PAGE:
- Term life insurance (varies by policy)
- The costs of evacuating via airlift to a U.S. facility for continuing treatment
- Emergency medical transportation to take you and your family to a medical facility that offers high-quality medical services
Not only does supplementary medical insurance make good sense if you’re going to be traveling, but it also tends to be inexpensive. Most travel insurance companies charge based on your age, how long you will be out of the country and where you’ll be traveling.
Who Needs Supplemental Travel Medical Insurance?
The idea of getting injured on vacation is the last thing on your mind as you pack your swimsuit and life preserver. But anyone can get injured while traveling, which is why travel medical insurance is perfect for:
- Families on vacation
- Missionaries and peace workers working in foreign countries
- Business professionals who do a lot of international travel
- Travelers who want to get out and see the world
Without proper insurance in place, you’ll likely feel the full brunt of medical bills accrued overseas. To avoid this pitfall, look into your options for getting covered before you board your flight. Different types of medical travel insurance include one-time use policies that cover holidays lasting up to six months; single policies that cover multiple trips in the same three-, six- or 12-month period; and continuous, long-term coverage.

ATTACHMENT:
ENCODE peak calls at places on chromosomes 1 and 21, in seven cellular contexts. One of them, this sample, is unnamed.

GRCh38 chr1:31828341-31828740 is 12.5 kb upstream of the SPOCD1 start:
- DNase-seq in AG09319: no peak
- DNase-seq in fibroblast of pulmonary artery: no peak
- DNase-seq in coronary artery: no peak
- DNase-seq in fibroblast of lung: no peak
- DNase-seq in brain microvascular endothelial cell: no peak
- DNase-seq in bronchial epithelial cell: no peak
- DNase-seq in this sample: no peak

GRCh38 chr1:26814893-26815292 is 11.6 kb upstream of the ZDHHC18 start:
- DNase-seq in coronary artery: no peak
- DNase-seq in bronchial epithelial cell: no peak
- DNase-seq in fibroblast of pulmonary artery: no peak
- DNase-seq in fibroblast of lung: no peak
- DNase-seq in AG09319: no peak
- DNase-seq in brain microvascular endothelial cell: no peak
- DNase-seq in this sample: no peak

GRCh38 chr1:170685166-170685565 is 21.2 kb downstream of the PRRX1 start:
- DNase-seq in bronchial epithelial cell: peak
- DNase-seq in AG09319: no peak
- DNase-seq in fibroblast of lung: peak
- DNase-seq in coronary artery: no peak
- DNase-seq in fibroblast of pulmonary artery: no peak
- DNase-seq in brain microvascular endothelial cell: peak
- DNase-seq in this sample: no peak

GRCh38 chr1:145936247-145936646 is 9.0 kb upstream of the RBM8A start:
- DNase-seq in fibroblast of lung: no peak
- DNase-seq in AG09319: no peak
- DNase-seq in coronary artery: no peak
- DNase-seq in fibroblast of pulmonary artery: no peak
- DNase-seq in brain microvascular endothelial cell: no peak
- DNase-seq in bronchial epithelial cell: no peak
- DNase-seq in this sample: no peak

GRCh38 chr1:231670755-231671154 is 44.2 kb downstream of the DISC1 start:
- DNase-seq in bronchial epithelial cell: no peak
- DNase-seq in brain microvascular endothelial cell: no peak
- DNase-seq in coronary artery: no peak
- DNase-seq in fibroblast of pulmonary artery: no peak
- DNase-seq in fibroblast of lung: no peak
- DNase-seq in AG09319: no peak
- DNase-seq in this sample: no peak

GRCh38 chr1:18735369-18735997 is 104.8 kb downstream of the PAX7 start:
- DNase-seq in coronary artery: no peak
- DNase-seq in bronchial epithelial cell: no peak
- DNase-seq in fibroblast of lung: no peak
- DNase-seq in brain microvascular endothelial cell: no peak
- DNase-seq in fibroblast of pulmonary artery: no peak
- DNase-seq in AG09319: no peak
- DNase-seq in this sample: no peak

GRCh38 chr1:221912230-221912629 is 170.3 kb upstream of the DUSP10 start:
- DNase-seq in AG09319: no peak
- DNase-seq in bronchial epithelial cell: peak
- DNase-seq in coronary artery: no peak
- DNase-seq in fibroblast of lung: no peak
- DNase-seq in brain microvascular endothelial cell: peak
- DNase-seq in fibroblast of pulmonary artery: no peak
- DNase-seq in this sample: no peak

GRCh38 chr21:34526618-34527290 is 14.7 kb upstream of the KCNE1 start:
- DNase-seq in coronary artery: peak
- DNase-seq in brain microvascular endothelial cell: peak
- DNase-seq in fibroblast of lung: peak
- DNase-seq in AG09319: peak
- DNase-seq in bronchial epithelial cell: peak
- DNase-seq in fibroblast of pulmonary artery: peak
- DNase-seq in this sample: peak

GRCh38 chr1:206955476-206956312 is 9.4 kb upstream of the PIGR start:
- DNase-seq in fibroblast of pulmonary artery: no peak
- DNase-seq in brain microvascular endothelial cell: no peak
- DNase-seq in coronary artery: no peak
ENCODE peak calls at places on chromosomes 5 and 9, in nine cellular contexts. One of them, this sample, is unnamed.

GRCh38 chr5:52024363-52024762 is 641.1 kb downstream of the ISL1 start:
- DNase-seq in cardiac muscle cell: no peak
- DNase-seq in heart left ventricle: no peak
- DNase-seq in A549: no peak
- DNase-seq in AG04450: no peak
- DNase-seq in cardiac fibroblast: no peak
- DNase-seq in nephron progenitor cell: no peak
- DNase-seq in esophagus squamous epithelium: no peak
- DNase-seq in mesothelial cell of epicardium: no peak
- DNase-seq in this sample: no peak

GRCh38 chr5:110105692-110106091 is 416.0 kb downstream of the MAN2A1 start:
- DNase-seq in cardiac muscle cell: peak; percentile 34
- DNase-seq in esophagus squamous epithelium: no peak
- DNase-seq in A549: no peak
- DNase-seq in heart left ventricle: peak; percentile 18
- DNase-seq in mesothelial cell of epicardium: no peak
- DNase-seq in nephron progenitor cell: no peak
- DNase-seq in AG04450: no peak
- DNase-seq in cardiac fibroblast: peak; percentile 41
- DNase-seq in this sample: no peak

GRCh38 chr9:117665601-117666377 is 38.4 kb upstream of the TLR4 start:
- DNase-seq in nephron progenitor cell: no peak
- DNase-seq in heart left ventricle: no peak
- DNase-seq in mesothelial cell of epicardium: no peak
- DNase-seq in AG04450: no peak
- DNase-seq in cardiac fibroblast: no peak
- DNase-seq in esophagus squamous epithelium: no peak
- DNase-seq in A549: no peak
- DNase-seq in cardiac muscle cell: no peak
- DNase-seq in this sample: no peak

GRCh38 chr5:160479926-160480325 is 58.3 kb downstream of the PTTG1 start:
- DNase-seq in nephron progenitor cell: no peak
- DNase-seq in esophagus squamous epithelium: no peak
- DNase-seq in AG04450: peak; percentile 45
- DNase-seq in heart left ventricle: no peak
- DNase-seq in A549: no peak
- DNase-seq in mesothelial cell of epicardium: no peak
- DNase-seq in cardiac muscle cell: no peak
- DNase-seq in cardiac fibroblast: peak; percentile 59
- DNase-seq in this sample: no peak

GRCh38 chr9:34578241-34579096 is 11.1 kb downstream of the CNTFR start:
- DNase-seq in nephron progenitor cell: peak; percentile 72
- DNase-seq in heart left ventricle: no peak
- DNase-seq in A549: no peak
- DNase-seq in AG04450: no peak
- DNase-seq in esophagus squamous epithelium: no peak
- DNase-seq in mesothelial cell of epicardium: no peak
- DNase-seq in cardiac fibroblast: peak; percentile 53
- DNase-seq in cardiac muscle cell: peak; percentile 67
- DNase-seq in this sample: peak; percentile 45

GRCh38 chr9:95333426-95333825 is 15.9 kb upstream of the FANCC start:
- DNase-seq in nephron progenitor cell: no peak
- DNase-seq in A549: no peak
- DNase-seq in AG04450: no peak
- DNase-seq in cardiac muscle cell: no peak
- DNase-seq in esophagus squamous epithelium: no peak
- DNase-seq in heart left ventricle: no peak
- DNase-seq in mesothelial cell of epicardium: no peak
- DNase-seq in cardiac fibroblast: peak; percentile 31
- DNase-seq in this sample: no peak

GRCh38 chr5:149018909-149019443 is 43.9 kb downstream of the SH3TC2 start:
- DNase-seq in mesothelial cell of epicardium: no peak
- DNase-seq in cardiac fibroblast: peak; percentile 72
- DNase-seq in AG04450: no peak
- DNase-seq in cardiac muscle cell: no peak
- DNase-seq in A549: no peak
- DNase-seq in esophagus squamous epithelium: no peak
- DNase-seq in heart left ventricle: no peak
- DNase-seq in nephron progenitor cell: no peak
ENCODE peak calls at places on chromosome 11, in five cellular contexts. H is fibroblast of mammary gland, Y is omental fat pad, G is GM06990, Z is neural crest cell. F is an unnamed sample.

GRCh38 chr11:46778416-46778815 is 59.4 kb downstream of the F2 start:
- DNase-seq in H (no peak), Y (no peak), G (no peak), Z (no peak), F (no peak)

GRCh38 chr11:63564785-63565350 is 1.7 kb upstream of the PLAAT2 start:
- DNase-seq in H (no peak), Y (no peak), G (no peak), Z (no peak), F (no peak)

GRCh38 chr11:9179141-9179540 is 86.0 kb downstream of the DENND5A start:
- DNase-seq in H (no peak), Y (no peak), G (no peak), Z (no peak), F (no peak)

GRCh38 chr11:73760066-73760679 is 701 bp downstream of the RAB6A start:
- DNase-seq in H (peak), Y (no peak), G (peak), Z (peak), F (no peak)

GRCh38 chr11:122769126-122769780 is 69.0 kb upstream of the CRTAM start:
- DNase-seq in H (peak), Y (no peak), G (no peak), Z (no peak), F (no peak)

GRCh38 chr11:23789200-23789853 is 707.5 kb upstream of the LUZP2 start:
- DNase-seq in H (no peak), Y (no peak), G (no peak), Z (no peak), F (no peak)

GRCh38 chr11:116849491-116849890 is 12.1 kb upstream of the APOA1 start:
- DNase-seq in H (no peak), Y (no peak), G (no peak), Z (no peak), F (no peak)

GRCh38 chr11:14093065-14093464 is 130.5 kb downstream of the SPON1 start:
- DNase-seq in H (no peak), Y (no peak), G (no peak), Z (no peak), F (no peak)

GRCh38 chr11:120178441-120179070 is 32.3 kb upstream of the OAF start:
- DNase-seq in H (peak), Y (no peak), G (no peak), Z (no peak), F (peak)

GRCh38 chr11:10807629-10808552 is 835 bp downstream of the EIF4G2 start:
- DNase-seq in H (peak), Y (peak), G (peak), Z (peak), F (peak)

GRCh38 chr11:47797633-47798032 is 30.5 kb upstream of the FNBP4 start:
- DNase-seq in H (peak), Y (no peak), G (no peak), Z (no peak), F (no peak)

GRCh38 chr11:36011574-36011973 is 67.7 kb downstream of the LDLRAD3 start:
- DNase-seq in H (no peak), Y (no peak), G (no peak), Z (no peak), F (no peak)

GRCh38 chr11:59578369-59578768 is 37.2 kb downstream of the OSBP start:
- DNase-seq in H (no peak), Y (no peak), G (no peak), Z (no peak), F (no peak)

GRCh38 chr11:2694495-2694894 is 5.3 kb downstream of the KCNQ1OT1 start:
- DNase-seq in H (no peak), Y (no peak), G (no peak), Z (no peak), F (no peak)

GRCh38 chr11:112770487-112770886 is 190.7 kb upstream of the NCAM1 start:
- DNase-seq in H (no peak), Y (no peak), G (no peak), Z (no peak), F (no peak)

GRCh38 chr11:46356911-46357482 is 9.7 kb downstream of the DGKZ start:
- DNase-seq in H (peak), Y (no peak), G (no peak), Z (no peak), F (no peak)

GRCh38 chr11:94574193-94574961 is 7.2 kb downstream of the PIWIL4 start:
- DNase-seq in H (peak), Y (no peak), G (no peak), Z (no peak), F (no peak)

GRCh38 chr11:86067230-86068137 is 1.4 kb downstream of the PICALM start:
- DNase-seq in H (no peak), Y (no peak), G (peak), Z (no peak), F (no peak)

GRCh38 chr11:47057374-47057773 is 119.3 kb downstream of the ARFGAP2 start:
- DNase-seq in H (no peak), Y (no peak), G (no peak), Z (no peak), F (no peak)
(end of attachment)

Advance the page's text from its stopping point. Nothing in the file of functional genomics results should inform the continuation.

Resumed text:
Not sure where to start? Ask for advice. It’s important to discuss your trip and your travel medical insurance needs with a qualified agent to make sure you get the right kind of policy and only pay for what you realistically need.
How to Buy Travel Medical Insurance
Your quest to buy travel medical insurance starts with that list of reputable providers from the U.S. State Department. Call as many companies as you can to get quotes to compare. Every company charges different rates for travel medical insurance, and you will also find that each company has different amenities that can be added into their policies. For example, you may find a travel medical insurance company that also offers insurance to cover lost luggage. This can be extremely helpful if you will be bringing a lot of prescription medications on vacation with you. Just keep in mind that most major credit card issuers also offer lost baggage protection, so don’t pay for pricey add-ons that you won’t actually use.
If you’re not an expert in travel medical insurance or health insurance in general, then prepare a list of questions to ask each provider as you get your quotes. The best way to learn is to ask. Once you have your quotes, make sure you’re dealing with companies with strong reputations. Travel insurance is more susceptible to shady dealings than other kinds of insurance. You can protect yourself by asking plenty of questions and doing research before buying a policy.
As you’re planning your next holiday getaway, think about medical insurance protection for you and your loved ones. Buy the right travel insurance policy before your trip and you can have peace of mind while you’re catching air on that beach in Mexico.